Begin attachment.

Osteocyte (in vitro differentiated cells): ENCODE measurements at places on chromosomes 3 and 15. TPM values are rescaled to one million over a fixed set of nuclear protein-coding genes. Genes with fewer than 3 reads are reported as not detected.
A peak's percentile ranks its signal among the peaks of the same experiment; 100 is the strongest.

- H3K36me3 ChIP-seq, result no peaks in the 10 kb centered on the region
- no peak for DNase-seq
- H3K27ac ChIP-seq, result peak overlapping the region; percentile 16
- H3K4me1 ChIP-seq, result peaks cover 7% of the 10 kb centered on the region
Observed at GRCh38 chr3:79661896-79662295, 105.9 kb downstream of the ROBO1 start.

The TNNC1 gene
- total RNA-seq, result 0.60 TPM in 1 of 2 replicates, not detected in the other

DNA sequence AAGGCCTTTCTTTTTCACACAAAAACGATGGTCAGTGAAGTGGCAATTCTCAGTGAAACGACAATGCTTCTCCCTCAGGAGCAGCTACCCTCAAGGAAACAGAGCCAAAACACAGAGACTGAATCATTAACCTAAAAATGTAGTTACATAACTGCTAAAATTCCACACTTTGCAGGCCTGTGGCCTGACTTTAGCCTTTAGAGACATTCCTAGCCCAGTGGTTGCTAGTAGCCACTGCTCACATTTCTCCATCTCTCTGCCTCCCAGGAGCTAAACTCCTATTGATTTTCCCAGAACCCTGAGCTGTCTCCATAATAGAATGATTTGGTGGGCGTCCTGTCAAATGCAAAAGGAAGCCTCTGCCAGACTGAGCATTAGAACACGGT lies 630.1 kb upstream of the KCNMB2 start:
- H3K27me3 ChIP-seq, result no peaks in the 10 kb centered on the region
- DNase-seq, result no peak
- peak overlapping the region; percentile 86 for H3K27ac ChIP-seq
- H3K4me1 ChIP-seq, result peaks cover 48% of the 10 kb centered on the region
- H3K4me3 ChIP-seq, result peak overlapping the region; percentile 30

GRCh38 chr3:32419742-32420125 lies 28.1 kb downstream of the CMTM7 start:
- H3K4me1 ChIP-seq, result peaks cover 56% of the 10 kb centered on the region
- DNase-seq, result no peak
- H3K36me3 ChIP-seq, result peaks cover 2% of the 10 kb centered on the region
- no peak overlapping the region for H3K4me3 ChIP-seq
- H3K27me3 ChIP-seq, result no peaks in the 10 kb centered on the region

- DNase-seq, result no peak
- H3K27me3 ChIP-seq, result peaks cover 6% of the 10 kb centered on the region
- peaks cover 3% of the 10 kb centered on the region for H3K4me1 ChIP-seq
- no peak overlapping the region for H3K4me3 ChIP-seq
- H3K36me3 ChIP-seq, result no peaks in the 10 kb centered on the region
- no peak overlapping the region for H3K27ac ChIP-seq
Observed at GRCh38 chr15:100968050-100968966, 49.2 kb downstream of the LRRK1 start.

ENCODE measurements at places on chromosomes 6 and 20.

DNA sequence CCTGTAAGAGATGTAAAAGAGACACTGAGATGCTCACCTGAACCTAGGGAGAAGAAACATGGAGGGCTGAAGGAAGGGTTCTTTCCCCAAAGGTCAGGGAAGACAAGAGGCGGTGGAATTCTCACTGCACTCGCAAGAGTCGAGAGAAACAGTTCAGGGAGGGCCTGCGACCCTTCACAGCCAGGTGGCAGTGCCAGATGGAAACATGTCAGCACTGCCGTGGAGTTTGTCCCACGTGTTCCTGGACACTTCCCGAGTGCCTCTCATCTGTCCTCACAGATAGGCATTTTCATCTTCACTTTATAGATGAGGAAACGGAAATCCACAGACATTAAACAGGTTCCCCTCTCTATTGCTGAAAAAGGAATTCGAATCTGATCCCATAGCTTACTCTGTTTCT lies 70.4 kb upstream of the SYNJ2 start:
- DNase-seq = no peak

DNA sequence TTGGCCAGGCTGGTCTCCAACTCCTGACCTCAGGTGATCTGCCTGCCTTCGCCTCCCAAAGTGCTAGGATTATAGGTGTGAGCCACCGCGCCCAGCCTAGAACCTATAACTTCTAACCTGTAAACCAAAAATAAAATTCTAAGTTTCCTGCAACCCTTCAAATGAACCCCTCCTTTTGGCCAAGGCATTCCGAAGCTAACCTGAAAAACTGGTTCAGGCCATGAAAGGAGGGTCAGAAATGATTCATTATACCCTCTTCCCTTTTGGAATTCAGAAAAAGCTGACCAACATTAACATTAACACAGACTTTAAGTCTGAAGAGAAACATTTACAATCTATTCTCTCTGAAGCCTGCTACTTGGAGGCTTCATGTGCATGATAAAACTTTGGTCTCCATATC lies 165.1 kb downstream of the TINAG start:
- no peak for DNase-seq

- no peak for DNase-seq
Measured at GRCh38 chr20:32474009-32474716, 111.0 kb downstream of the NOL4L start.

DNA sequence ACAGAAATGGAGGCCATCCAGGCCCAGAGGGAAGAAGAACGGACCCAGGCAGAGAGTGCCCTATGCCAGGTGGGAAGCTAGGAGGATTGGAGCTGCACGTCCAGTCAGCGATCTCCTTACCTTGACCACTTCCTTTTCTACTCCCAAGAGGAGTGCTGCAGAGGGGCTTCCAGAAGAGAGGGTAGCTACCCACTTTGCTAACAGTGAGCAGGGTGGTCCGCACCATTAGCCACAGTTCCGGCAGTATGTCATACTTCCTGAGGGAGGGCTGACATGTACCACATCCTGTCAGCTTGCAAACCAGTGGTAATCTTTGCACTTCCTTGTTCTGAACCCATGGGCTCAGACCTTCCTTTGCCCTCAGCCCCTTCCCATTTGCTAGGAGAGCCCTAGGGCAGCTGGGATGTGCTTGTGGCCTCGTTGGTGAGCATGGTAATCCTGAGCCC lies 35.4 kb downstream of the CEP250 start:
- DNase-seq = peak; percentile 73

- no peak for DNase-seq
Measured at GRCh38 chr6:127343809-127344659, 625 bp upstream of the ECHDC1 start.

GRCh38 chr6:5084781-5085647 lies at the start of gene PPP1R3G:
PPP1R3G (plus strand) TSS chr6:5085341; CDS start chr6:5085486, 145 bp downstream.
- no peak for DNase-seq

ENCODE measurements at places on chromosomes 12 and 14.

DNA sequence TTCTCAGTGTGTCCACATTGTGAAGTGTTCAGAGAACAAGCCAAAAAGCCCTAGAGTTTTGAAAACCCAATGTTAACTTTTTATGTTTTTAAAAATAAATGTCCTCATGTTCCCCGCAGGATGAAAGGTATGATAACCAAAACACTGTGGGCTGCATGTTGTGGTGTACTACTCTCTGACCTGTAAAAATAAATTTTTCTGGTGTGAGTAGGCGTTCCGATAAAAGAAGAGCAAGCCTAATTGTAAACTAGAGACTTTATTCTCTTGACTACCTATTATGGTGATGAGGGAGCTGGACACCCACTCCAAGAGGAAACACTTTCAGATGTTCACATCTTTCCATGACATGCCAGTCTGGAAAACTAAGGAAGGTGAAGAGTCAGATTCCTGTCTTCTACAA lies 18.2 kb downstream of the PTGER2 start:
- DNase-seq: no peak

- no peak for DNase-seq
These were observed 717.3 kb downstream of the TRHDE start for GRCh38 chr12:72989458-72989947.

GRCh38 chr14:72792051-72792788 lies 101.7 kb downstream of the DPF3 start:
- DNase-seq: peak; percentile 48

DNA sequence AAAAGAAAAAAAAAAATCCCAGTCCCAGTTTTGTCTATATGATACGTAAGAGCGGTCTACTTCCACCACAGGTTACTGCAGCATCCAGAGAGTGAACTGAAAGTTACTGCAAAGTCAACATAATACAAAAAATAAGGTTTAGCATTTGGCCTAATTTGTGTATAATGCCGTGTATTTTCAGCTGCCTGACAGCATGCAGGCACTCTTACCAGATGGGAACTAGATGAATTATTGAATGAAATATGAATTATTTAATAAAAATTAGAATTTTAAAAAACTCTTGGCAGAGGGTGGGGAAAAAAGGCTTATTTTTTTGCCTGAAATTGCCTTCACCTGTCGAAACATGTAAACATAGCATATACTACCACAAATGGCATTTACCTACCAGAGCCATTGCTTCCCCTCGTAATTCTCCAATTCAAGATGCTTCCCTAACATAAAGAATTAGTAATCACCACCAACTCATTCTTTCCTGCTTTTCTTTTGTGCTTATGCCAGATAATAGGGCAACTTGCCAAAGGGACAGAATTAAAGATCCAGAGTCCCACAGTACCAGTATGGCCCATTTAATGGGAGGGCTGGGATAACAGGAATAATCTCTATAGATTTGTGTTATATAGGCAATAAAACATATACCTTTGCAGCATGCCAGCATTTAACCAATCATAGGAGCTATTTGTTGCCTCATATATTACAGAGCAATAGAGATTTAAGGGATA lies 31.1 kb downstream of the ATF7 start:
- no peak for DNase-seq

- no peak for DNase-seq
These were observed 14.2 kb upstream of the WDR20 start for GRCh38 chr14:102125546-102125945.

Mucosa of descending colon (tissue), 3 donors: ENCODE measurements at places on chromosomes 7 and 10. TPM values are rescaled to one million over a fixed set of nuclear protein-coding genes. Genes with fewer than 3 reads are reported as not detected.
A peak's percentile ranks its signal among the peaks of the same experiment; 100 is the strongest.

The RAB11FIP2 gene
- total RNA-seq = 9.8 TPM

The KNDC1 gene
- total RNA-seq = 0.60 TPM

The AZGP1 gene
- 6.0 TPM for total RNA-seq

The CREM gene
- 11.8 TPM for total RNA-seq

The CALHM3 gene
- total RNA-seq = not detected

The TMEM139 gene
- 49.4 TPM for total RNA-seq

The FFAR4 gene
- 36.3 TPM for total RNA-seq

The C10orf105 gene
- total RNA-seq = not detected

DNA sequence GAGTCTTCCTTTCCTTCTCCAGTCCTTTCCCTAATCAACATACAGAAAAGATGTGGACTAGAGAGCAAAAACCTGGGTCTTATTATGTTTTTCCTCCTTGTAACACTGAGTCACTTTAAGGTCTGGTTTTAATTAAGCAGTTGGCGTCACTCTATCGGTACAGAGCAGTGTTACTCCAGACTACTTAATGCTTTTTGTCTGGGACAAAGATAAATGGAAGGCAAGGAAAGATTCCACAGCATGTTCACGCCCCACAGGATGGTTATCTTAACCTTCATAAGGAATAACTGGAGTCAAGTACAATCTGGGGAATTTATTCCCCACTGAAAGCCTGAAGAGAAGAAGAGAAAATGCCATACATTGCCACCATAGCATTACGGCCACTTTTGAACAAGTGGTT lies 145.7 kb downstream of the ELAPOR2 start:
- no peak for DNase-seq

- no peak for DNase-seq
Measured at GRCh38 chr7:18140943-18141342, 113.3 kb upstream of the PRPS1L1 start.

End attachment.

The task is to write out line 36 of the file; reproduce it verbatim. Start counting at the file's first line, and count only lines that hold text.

DNA sequence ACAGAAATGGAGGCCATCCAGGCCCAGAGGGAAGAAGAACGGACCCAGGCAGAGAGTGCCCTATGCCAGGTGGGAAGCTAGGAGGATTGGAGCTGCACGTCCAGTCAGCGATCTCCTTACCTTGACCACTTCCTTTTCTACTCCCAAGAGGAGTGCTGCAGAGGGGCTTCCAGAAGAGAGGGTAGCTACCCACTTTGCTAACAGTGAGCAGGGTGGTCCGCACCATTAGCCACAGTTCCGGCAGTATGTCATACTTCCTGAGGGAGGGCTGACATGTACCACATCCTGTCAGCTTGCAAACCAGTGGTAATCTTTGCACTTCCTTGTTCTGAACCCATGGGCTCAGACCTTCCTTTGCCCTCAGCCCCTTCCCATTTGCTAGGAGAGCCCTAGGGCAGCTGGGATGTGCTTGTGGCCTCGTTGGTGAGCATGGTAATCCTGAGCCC lies 35.4 kb downstream of the CEP250 start: